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  1. #1
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    C++ Pass by value overwritten?

    I am trying to figure out why my value isn't being passed to my main function.

    Code:
    	void passValue(int a[], int n, int executionCount)
    	{
    		for(int i = 1; i < n; i++)
    		{
    
    			while(i < n; i++)
    			{
    				executionCount++;
    			}
    		} 
    	}
    
    
    int main()
    	{
    		int n = 20;
    		int *a = (int*) calloc(n, sizeof(int));
    
    		int executionCount = 0;
    
    		srand(time(NULL));
    		
    		passValue(a, n, executionCount);
    		
    		for(int i = 0; i < n; i++)
    		{	
    			txtFile << a[i] << " ";
    		}
    	
    		txtFile << "\n" << "Executions: " << executionCount;
    I removed most of the non-trivial code.

    when printing, executionCount = 0 while in the passValue() function, it registers a different value, the one that should be printed.. also how can i calculate the time it takes for the passValue function to execute?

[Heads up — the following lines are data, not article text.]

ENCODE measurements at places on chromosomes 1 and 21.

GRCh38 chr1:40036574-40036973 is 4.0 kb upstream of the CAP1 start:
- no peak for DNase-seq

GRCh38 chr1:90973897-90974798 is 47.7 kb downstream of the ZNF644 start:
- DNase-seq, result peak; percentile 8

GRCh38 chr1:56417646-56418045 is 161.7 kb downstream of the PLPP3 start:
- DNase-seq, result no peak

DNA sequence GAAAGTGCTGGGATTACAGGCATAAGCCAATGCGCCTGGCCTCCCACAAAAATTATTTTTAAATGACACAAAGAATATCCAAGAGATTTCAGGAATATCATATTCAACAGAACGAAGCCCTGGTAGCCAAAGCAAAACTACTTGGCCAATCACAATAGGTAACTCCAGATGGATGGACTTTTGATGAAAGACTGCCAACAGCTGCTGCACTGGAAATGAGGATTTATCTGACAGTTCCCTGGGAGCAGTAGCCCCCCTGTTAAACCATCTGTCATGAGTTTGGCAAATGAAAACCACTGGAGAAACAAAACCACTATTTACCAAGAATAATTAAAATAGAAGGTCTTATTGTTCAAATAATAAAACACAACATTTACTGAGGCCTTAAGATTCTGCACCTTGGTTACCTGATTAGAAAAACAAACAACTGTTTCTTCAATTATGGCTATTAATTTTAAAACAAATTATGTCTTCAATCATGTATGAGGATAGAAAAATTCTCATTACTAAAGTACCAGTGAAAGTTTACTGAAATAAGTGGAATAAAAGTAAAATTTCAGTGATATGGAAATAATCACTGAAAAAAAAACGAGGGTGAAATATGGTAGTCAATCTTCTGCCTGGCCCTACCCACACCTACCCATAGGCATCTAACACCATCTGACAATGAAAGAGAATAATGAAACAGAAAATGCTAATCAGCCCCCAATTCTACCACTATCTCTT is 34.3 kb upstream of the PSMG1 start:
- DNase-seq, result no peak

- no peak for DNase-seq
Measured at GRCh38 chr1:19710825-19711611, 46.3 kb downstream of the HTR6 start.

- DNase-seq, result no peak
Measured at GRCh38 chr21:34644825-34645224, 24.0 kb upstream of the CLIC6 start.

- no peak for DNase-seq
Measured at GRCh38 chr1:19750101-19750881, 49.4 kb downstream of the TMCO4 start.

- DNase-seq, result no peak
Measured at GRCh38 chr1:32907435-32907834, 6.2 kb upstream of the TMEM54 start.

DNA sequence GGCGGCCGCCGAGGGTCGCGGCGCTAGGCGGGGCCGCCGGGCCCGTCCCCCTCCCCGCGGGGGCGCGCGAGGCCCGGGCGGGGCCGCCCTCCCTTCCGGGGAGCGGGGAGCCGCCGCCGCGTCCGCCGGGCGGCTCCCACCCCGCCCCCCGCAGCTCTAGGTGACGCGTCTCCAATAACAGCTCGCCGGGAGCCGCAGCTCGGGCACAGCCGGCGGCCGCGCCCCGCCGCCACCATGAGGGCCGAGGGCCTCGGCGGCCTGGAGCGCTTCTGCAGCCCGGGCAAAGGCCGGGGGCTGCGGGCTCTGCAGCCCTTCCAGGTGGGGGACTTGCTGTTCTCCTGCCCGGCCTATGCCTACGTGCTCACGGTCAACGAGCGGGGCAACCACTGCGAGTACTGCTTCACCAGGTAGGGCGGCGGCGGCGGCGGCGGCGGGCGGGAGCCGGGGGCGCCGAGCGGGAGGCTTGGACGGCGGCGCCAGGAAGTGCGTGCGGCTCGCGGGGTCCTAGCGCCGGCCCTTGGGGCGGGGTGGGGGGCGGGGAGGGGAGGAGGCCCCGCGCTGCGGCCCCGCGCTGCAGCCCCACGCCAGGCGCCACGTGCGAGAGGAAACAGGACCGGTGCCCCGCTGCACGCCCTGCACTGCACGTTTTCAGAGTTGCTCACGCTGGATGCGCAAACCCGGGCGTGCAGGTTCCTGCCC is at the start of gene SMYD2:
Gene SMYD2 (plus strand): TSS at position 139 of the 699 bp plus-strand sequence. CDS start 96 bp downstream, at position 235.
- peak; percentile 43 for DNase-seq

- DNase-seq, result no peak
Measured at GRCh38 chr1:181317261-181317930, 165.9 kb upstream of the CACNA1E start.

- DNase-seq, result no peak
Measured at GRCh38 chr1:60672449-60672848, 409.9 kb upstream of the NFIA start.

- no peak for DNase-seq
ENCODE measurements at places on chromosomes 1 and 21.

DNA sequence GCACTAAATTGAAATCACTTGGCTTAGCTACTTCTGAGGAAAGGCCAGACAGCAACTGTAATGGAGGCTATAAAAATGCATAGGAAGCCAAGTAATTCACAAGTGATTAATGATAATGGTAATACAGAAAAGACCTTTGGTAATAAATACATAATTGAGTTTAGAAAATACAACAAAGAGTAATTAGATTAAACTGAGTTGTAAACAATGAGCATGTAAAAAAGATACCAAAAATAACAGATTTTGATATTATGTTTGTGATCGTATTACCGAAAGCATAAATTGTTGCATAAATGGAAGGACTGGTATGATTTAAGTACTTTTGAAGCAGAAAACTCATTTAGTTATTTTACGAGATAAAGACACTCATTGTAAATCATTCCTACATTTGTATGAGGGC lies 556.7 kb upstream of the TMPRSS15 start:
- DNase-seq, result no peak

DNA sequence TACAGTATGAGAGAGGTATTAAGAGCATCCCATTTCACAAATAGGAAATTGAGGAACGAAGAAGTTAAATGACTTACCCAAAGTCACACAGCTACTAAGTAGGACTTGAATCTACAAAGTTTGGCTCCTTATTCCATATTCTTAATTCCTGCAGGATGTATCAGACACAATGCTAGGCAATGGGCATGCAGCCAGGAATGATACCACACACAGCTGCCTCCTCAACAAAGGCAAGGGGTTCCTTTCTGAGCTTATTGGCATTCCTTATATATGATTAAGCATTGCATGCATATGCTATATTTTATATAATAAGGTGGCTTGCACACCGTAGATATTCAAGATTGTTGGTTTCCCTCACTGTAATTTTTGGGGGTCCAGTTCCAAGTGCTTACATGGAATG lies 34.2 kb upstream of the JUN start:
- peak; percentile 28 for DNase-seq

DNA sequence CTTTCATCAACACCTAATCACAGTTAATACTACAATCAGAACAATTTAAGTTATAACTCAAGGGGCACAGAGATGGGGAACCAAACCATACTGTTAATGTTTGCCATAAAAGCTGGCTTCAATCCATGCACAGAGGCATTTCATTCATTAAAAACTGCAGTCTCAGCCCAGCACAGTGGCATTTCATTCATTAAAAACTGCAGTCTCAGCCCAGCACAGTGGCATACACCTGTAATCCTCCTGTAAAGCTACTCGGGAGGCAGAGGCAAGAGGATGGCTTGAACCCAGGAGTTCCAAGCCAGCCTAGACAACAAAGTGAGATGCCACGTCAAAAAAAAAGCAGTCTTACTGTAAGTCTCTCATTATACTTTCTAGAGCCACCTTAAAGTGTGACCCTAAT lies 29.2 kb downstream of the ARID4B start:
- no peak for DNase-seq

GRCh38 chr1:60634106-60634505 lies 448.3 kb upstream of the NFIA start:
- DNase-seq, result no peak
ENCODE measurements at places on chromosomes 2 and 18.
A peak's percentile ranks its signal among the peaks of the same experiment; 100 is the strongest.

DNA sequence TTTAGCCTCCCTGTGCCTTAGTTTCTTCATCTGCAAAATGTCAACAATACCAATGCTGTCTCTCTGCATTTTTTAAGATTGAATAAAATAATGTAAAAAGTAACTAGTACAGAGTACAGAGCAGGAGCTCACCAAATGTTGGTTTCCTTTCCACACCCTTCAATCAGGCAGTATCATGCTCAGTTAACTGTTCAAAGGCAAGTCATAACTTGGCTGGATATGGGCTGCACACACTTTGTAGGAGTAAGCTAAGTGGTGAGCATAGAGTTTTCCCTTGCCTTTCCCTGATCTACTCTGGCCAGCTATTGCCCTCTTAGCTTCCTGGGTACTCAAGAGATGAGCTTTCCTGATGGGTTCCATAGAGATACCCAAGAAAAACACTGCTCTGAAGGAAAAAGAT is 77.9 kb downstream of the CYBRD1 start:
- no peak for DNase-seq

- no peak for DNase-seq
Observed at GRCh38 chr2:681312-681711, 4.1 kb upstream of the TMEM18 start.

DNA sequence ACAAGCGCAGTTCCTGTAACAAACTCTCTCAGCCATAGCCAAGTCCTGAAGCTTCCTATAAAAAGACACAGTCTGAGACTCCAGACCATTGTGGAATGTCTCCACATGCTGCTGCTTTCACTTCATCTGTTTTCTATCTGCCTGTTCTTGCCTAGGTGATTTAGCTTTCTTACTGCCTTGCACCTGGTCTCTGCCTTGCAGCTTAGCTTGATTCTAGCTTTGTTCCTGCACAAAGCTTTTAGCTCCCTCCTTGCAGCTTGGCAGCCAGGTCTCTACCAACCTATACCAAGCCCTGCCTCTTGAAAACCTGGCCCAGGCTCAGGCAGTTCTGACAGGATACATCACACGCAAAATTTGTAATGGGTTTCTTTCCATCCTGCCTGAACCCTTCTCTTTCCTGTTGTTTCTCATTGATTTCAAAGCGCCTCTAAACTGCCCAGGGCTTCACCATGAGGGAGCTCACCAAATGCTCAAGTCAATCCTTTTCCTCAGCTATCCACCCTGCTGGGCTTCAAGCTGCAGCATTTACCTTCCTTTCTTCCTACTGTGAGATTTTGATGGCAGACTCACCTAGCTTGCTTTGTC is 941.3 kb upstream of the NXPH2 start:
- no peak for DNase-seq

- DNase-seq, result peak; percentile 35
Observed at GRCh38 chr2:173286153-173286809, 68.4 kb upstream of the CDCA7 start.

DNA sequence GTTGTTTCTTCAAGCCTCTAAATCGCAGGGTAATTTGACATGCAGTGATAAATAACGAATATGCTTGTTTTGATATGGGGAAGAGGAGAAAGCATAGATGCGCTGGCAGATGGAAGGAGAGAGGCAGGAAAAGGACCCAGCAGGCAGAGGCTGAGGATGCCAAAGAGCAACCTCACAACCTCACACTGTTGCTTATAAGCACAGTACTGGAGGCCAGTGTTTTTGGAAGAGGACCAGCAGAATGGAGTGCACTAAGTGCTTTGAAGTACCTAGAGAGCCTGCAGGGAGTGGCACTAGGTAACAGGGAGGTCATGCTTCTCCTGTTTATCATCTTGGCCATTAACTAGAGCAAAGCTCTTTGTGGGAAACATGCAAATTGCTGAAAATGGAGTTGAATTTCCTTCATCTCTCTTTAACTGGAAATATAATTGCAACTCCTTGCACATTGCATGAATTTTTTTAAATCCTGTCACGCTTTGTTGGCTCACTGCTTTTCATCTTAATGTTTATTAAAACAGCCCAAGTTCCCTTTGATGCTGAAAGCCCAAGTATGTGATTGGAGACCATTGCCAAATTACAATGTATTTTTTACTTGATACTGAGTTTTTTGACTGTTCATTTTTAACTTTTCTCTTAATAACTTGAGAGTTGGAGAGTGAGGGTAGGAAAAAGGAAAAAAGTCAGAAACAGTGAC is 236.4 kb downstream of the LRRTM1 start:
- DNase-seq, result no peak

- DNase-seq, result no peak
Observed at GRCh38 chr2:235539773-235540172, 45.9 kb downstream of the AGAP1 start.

Last edited by TechGlider; 09-03-2009 at 07:51 PM.

  • #2
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    You need to pass the executionCount variable by reference if you want the changed value in passValue to change the variable in main. Pass by value makes a copy so the variable in the passValue function has a different memory location than the one in main.
    OracleGuy

  • #3
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    I changed to pass by reference, so that seems to work, but also how can i calculate the time it takes for the passValue function to execute?Since this is going to be a very quick time im assuming it may be best to use tickcounts? or is there a better way to accurately find the time of this function execution time

  • #4
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    Timer

    Please note that for you code, unless you have a very large value of n, you'll get wildly varying times. Note also that other activities on the computer will also affect the times.

    This code provides milliseconds for my logging system. If you have a decent system with no other users, you may get good results from changing it to microseconds ( unsigned long microseconds=((m_stop.tv_sec-m_start.tv_sec)*1000000)+(m_stop.tv_usec-m_start.tv_usec); ) but I strongly suggest doing a few million iterations for more reliable measurements.

    #include <sys/time.h>
    #include <time.h>

    timeval m_start;
    timeval m_stop;

    gettimeofday(&m_start,NULL);
    //do your thing
    gettimeofday(&m_stop,NULL);
    unsigned long milliseconds=((m_stop.tv_sec-m_start.tv_sec)*1000)+((m_stop.tv_usec-m_start.tv_usec)/1000);


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